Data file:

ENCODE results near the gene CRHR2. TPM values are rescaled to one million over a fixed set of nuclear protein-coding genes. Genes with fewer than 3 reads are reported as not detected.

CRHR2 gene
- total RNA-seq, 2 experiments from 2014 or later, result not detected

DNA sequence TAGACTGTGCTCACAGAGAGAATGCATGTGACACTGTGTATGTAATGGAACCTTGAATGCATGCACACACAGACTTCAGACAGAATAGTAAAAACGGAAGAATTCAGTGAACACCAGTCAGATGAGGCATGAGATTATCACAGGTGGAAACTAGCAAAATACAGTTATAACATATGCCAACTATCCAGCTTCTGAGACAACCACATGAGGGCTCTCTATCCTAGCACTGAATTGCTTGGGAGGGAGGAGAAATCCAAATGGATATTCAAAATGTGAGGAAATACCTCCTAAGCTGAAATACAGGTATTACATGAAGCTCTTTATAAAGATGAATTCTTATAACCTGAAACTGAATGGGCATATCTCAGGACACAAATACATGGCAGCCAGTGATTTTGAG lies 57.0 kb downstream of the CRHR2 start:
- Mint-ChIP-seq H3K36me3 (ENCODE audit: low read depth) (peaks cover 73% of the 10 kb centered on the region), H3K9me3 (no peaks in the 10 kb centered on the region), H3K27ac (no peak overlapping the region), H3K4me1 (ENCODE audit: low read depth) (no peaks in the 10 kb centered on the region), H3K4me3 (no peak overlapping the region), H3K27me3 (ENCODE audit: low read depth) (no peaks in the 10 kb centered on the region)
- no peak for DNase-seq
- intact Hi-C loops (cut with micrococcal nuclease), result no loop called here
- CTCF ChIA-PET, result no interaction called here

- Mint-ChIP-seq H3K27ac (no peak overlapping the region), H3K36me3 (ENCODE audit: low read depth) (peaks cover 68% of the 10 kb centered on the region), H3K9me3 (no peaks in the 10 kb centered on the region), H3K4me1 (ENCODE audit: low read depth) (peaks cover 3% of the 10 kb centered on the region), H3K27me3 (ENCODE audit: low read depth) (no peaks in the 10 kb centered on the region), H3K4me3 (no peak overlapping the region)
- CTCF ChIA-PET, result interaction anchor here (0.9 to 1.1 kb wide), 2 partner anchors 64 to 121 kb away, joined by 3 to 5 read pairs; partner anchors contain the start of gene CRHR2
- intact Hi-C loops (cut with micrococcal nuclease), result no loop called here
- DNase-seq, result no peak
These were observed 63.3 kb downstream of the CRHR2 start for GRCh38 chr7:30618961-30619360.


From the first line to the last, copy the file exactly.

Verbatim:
ENCODE results near the gene CRHR2. TPM values are rescaled to one million over a fixed set of nuclear protein-coding genes. Genes with fewer than 3 reads are reported as not detected.

CRHR2 gene
- total RNA-seq, 2 experiments from 2014 or later, result not detected

DNA sequence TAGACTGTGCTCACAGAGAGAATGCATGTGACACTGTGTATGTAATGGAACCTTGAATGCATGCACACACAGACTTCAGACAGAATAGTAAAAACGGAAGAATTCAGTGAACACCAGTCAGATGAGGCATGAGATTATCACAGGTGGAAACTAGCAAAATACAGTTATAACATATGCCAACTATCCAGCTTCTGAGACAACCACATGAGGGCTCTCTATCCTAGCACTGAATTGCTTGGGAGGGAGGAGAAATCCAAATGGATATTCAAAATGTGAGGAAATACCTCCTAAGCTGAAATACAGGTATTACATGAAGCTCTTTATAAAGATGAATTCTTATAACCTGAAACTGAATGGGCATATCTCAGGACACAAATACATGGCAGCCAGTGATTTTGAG lies 57.0 kb downstream of the CRHR2 start:
- Mint-ChIP-seq H3K36me3 (ENCODE audit: low read depth) (peaks cover 73% of the 10 kb centered on the region), H3K9me3 (no peaks in the 10 kb centered on the region), H3K27ac (no peak overlapping the region), H3K4me1 (ENCODE audit: low read depth) (no peaks in the 10 kb centered on the region), H3K4me3 (no peak overlapping the region), H3K27me3 (ENCODE audit: low read depth) (no peaks in the 10 kb centered on the region)
- no peak for DNase-seq
- intact Hi-C loops (cut with micrococcal nuclease), result no loop called here
- CTCF ChIA-PET, result no interaction called here

- Mint-ChIP-seq H3K27ac (no peak overlapping the region), H3K36me3 (ENCODE audit: low read depth) (peaks cover 68% of the 10 kb centered on the region), H3K9me3 (no peaks in the 10 kb centered on the region), H3K4me1 (ENCODE audit: low read depth) (peaks cover 3% of the 10 kb centered on the region), H3K27me3 (ENCODE audit: low read depth) (no peaks in the 10 kb centered on the region), H3K4me3 (no peak overlapping the region)
- CTCF ChIA-PET, result interaction anchor here (0.9 to 1.1 kb wide), 2 partner anchors 64 to 121 kb away, joined by 3 to 5 read pairs; partner anchors contain the start of gene CRHR2
- intact Hi-C loops (cut with micrococcal nuclease), result no loop called here
- DNase-seq, result no peak
These were observed 63.3 kb downstream of the CRHR2 start for GRCh38 chr7:30618961-30619360.